Value in Things

8 minute read

A Trobriand Islander canoe ornament on display in the ‘Pacific Currents’ section of the World Anthropology gallery at MAA is a intriguing example of how different value systems contrast and productively overlap within a single object. Created in 2010 by Paul Kalabaku, it is made of a elaborately carved wooden splashboard (lagim) with a projecting wave cutter (tabuya).  Remarkably and unusually, this canoe ornament incorporates a crucifix.

Figure 1. Canoe ornament (lagim and tabuya) carved by Paul Kalabakai in 2010, Kiriwina, Trobriand Islands, Papua New Guinea. Ht 49cm, W 36 cm, L 39 cm. Collected by Sergio Jarillo de la Torre with the support of the Crowther-Beynon Fund. MAA 2018.10.1–2.

Elaborately carved lagim and tabuya are mounted at the end of sea-going canoes used for kula, the ceremonial exchange system that links people, islands and communities throughout Milne Bay Province of Papua New Guinea. They are often decorated with stylised designs of plants and animals noted for particular characteristics, such as speed and agility, or the ability to ward off evil influences.

A carved wooden prow board installed in a canoe. Some people are standing at the back on the right.

Figure 2. A carved wooden splashboard (lagim) and projecting wave cutter (tabuya) installed in a kula canoe being built under a thatch sunshade by Kekana. Kiriwina, Trobriand Islands, Papua New Guinea, September 2009. Photo courtesy of Sergio Jarillo.

Since Bronislaw Malinowski’s ground-breaking fieldwork in the Trobriand Islands from 1915, kula has been a canonical anthropological example for investigating and comparing systems of exchange and processes of valuation. In his book Argonauts of the Western Pacific (1922) Malinowski demonstrated that while the shell ornaments that were traded had no apparent use value, kula exchanges were a means of facilitating trade, negotiating status, and creating and extending relationships. Kula shell valuables are enhanced by the movement between people, increasing in merit due to their accumulated associations with prestigious and distant partners.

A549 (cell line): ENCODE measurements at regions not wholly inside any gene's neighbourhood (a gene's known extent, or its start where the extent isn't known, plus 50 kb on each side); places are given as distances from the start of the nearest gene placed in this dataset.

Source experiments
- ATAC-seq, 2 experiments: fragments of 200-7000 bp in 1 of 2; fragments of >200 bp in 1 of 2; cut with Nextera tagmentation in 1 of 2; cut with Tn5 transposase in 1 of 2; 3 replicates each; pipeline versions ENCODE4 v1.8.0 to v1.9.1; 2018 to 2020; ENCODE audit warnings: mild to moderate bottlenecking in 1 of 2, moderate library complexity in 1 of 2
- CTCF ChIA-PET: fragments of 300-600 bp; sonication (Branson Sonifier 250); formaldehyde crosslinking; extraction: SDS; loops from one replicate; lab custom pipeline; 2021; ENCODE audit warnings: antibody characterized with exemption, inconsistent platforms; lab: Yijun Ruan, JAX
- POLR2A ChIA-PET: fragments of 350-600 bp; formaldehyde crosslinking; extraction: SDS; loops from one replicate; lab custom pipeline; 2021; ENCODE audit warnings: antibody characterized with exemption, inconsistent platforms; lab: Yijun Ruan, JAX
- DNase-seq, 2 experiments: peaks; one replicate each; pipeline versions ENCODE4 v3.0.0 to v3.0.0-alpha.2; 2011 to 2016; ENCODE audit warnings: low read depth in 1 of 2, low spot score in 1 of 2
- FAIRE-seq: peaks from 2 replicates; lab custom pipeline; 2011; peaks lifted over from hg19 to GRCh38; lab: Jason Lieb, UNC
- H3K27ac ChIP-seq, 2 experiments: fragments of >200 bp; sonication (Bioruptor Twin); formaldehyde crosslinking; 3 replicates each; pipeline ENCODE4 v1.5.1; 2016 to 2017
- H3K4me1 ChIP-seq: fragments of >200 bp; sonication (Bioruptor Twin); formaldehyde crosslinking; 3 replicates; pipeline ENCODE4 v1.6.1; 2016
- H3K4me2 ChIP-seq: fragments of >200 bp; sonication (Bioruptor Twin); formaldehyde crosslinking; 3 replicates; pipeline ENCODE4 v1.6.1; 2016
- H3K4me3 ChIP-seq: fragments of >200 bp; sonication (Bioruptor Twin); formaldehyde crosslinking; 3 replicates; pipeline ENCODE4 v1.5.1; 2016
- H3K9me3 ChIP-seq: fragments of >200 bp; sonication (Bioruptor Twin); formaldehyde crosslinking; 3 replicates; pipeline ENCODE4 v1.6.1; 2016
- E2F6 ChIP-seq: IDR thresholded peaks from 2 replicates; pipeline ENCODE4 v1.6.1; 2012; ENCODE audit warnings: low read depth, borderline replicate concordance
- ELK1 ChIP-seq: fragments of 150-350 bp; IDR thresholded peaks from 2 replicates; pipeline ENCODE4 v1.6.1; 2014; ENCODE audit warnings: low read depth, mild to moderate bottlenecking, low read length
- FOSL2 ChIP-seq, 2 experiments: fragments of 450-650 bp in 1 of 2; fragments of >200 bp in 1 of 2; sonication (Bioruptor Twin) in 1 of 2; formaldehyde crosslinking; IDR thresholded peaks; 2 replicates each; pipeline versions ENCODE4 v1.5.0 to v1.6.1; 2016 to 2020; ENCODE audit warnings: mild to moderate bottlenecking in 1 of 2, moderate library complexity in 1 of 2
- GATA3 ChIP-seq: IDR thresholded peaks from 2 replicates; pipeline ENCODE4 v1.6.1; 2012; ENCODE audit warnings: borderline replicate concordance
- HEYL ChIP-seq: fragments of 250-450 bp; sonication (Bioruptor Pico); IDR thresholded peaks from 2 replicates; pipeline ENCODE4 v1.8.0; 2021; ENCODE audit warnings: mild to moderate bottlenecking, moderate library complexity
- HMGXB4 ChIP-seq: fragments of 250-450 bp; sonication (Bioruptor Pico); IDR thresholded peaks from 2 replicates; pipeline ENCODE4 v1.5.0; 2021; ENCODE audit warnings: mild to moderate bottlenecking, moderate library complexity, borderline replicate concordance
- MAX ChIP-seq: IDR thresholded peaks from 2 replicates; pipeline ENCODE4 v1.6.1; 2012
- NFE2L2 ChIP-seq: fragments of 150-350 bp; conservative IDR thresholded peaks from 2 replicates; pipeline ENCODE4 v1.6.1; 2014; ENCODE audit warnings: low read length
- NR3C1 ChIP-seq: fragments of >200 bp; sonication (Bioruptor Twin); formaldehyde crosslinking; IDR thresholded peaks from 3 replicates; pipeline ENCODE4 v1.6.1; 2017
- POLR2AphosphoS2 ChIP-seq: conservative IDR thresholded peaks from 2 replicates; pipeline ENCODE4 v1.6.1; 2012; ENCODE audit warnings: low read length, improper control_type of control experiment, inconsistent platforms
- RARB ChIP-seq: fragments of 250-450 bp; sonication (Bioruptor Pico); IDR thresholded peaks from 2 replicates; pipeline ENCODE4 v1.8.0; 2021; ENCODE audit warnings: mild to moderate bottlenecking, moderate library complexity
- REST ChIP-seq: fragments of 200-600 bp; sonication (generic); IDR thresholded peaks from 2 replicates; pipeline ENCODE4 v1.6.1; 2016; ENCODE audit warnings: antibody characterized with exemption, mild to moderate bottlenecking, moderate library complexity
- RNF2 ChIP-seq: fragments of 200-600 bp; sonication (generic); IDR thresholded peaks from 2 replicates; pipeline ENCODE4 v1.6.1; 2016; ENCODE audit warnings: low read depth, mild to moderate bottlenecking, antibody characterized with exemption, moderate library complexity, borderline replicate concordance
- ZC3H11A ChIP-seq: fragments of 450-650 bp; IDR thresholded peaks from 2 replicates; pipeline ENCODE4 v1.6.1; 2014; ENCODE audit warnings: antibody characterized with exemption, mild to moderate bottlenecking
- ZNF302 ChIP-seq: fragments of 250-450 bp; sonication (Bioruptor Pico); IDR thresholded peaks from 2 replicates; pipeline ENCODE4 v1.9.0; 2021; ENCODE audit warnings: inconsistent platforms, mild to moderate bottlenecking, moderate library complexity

A man and his young daughter are seated on the entrance to a building. In front of them is an intricately carved prow board. A smaller prow board with a cross and some red flowers are hung to their top right.

Figure 3. Paul Kalabaku and his granddaughter Sandy with two of his elaborately carved canoe ornaments, Kiriwina, Trobriand Islands, Papua New Guinea, April 2010. Photo courtesy of Sergio Jarillo.

A photograph alongside the Trobriand canoe ornament on display shows Paul Kalabaku and his granddaughter Sandy on the porch of his home, with Kalabaku proudly displaying two large and newly carved lagim. Hanging on the wall beside the entrance to his home is the  lagim with a crucifix, now cared for by MAA. It is decorated with flowers hanging from the projecting tabuya. While Kalabaku routinely makes carvings for local use as well as to sell to tourists and anthropologists, he originally made this particular lagim and tabuya for himself, specifically to be hung at his home as a support for the crucifix he inherited from his father. Paul, like his father, is a devout Catholic. He said:

‘I put a cross in the lagim because the word of Jesus travelled all over the world, that’s why he needs to be in a canoe and travel around.’

The value and potency of the crucifix and the canoe ornament are mutually enhanced by their relational associations.